On the heels of several optimistic IT spending forecasts, new Merrill Lynch research concludes that many CIOs expect “flattish” budgets next year.
The financial giant’s latest TechStrat Survey polled 75 U.S. and 25 European CIOs, examining a number of trends facing the industry.
“(IT budget) expectations declined to 1 percent from 3 percent in our last survey. With budgets being reviewed quarterly on average, spending plans can change,” report author Steve Milunovich wrote. “More CIOs said budgets are likely to be revised down than up next year.”
Asked for their IT priorities, CIOs pointed to trimming costs, security, application integration and compliance with new federal regulations such as Sarbanes-Oxley.
The research also showed demand for outsourcing services remains strong. About 70 percent of companies with offshore activities were pleased with the results. However, some CIOs acknowledged communications problems, a lack of quality and savings that were below expectations.
About 55 percent of CIOs expect to increase outsourcing next year, especially for applications development, help desk, HR and call centers.
The Merrill survey finds IBM
and Accenture are investing in “transformational outsourcing,” where the process is not just made more efficient but is changed.
Big Blue is also devoting resources to its “e-business on-demand” strategy, but the TechStrat Survey found that “interest in e-business on-demand is at an early stage. Only one-third have spoken with IBM about making their company responsive in real-time, and just 8 percent have hired IBM.”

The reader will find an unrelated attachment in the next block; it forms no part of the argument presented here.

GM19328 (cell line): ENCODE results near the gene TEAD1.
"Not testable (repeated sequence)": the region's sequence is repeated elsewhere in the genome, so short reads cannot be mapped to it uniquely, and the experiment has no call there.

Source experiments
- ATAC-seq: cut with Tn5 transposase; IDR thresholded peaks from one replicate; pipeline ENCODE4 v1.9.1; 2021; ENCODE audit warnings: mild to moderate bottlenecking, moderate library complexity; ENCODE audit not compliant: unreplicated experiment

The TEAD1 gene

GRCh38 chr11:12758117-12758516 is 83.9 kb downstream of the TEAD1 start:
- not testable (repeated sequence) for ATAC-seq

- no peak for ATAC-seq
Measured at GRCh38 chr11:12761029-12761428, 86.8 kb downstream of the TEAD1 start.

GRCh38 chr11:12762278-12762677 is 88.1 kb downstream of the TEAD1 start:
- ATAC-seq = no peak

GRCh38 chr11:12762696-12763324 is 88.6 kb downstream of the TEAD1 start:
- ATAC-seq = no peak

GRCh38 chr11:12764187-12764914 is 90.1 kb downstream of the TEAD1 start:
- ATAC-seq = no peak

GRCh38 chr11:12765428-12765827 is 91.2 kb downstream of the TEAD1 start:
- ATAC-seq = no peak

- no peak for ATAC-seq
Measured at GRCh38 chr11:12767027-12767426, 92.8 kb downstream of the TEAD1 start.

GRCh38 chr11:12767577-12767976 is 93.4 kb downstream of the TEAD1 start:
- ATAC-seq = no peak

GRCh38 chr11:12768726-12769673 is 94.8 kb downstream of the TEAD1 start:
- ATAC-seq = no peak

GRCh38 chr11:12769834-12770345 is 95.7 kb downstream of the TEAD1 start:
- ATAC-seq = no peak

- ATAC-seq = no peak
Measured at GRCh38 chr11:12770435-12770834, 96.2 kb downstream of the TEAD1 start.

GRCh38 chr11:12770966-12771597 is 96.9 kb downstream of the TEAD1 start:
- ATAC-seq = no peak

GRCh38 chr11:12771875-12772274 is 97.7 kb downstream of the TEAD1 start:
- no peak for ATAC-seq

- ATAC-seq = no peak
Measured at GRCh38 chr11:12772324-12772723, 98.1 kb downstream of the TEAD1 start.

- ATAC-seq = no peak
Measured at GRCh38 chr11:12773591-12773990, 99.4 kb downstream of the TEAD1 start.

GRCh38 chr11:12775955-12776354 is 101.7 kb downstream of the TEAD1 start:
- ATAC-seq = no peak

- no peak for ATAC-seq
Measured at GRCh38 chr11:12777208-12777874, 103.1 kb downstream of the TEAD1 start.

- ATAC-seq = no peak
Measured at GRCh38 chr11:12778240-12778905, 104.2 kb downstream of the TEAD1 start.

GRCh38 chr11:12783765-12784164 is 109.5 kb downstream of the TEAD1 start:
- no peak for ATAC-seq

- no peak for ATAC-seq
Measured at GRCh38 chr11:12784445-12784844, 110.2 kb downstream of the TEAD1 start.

CIOs are also cautiously endorsing the upgrade to Microsoft’s
Office 2003. The TechStrat Survey found “only 35 percent said they will upgrade to Office 2003 in the next year. Microsoft’s security issues are causing CIOs, especially in the United States, to consider open source desktop alternatives.”
“Without a new killer app in Office, the upgrade cycle looks to be gradual until new XML-based technologies take hold in the broader market,” the survey concluded.
Merrill Lynch sees enterprise storage spending growth “modestly” accelerating in 2004, with IBM
gaining the most share.
“Although storage spending is well below previous growth levels, it’s been one of the best areas in tech this year,” Merrill said.
The research went on to say that “software growth looks better than the IT average, but we don’t see the resurgence that is needed to drive the food chain.” CIOs were optimistic about increased spending on security software, infrastructure and business intelligence, and less sanguine on spending on supply chain management and ERP.
Seventy-two percent of the CIOs surveyed said they see software vendors moving from license to subscription models.